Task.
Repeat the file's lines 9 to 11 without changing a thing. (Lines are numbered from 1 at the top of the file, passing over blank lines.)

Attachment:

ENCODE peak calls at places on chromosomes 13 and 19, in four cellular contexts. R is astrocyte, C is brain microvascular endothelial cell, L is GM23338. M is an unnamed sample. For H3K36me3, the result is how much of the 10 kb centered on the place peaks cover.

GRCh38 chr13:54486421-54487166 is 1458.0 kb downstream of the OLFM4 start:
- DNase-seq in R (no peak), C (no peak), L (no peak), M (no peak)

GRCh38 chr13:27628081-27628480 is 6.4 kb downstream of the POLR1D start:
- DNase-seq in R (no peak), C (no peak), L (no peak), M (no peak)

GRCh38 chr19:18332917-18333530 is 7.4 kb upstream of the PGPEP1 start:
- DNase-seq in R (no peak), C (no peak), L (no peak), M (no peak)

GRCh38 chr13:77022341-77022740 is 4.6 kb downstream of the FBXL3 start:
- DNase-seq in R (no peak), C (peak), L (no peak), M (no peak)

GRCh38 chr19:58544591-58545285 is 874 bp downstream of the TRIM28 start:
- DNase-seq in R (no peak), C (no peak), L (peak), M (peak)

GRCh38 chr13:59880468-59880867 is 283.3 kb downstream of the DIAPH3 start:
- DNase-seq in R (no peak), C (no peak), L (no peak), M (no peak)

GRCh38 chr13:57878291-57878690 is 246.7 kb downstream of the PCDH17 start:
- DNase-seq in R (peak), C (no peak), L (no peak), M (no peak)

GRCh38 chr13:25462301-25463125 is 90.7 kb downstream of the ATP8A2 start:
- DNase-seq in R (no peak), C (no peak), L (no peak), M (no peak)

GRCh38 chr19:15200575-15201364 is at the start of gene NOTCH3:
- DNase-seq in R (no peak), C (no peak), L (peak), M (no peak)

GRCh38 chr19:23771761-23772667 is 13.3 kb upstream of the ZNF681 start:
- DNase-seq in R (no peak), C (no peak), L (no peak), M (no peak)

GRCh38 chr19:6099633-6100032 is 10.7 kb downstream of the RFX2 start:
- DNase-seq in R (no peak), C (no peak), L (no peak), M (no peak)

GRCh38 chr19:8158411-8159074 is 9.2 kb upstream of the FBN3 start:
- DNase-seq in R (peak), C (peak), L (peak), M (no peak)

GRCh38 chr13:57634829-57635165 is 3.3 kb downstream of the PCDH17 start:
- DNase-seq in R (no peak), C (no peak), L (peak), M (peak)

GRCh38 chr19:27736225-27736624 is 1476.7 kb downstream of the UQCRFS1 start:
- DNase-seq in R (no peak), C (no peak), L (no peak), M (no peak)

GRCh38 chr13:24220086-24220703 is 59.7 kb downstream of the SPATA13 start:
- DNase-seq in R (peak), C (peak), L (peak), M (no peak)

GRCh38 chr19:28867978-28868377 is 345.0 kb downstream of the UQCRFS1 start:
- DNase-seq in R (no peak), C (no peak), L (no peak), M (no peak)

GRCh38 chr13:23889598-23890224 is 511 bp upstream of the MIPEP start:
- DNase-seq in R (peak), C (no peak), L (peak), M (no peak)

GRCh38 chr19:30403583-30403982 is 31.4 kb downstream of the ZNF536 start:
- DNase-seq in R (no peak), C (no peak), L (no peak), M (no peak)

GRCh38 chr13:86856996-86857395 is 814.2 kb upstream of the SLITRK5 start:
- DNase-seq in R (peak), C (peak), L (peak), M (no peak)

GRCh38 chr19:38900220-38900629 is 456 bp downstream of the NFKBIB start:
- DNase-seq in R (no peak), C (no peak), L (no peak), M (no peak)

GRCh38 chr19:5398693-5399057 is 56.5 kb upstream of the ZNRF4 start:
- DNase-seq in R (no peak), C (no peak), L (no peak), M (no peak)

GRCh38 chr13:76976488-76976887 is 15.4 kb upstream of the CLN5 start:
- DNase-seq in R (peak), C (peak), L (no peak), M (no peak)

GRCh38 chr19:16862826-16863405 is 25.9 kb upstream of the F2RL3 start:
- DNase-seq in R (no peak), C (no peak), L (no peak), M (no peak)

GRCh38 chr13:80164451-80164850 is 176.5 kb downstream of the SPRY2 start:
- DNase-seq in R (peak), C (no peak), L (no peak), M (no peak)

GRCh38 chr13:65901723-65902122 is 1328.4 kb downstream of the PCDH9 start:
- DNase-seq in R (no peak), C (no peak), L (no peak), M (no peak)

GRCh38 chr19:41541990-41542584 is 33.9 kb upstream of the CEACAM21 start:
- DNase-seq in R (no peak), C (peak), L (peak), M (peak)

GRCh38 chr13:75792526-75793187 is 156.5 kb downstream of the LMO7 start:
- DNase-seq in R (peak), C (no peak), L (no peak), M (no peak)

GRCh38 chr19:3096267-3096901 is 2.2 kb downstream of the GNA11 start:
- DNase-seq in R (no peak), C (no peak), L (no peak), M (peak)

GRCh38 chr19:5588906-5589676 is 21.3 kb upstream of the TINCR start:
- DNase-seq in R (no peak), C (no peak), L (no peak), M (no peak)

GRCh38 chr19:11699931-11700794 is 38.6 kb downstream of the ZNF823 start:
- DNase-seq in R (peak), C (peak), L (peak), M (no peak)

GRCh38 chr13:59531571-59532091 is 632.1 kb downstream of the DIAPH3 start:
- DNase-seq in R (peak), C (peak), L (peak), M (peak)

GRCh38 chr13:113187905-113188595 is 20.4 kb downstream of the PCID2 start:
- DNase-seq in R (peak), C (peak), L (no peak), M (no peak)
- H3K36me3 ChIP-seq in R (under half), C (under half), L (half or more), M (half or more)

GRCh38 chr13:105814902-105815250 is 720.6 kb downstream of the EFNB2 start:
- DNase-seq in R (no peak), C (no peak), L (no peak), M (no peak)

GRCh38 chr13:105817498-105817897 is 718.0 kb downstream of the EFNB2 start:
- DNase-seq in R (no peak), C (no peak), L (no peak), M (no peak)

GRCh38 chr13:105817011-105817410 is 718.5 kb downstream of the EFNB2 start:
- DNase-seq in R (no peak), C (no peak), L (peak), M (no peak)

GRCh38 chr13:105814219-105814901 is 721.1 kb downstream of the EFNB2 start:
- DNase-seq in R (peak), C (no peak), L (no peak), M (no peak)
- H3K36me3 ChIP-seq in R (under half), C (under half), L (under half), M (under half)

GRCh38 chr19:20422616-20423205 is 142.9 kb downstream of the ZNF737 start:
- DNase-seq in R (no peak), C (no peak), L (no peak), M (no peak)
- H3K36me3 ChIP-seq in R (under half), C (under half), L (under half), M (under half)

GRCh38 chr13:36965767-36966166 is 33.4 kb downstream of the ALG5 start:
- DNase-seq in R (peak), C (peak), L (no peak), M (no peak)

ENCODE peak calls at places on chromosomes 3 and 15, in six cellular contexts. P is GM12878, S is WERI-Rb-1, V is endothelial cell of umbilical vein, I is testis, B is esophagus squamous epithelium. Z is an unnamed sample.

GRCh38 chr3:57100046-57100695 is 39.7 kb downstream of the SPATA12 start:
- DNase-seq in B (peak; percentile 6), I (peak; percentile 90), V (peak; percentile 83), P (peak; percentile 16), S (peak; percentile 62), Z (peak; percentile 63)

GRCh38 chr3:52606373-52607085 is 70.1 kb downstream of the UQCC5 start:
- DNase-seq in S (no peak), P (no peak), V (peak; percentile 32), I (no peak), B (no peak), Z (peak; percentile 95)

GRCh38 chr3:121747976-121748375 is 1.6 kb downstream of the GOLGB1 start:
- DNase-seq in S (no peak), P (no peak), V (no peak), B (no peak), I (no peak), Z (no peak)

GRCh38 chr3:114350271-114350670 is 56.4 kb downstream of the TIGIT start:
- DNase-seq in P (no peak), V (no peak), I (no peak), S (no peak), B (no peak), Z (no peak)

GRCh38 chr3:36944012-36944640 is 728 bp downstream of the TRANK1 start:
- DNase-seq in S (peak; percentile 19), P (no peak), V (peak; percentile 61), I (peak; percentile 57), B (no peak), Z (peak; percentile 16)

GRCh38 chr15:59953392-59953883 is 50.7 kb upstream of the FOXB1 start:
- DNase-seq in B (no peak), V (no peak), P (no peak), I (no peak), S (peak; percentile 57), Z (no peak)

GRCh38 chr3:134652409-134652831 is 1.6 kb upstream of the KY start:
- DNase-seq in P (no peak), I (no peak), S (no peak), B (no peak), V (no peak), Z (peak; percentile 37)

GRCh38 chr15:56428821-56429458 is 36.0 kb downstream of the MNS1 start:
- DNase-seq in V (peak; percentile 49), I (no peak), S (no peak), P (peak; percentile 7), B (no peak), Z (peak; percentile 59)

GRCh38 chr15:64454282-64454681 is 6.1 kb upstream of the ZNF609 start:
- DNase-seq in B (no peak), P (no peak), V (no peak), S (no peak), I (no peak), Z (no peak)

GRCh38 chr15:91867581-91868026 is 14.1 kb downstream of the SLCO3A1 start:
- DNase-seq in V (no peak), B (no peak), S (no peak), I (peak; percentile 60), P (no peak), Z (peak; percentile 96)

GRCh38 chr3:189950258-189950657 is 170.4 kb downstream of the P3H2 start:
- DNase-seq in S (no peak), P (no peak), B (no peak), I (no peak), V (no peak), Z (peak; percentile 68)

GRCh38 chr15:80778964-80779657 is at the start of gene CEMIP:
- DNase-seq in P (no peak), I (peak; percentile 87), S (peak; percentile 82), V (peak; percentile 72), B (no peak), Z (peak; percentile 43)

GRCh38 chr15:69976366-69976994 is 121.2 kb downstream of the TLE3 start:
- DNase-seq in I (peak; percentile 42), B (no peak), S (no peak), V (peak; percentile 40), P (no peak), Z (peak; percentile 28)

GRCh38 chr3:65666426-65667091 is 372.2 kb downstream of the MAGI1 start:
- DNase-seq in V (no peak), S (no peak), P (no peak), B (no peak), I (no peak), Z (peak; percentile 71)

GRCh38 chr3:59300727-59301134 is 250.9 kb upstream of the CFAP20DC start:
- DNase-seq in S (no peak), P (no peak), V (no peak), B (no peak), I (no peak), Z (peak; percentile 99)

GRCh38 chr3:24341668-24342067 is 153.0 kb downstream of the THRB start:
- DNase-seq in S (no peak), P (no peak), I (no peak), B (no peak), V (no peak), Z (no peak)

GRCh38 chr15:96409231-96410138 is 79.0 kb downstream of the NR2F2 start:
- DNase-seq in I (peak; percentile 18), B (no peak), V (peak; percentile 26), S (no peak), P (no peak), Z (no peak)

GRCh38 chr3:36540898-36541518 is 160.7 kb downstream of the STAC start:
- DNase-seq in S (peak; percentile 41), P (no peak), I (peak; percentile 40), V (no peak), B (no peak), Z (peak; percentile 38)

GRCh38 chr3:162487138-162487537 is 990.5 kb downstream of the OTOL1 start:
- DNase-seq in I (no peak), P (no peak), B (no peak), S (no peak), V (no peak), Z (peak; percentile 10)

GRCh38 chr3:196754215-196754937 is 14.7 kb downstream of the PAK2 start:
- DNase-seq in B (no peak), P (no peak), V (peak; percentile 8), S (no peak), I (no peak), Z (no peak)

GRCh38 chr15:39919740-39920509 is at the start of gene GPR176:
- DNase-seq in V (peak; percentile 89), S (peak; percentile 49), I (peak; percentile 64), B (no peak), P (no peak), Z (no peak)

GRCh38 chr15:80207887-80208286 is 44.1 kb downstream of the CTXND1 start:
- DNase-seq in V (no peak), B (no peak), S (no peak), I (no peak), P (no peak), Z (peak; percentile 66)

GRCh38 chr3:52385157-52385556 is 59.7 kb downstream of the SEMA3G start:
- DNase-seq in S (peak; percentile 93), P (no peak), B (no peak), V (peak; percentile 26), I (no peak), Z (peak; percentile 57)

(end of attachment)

- DNase-seq in R (no peak), C (peak), L (no peak), M (no peak)

GRCh38 chr19:58544591-58545285 is 874 bp downstream of the TRIM28 start:
- DNase-seq in R (no peak), C (no peak), L (peak), M (peak)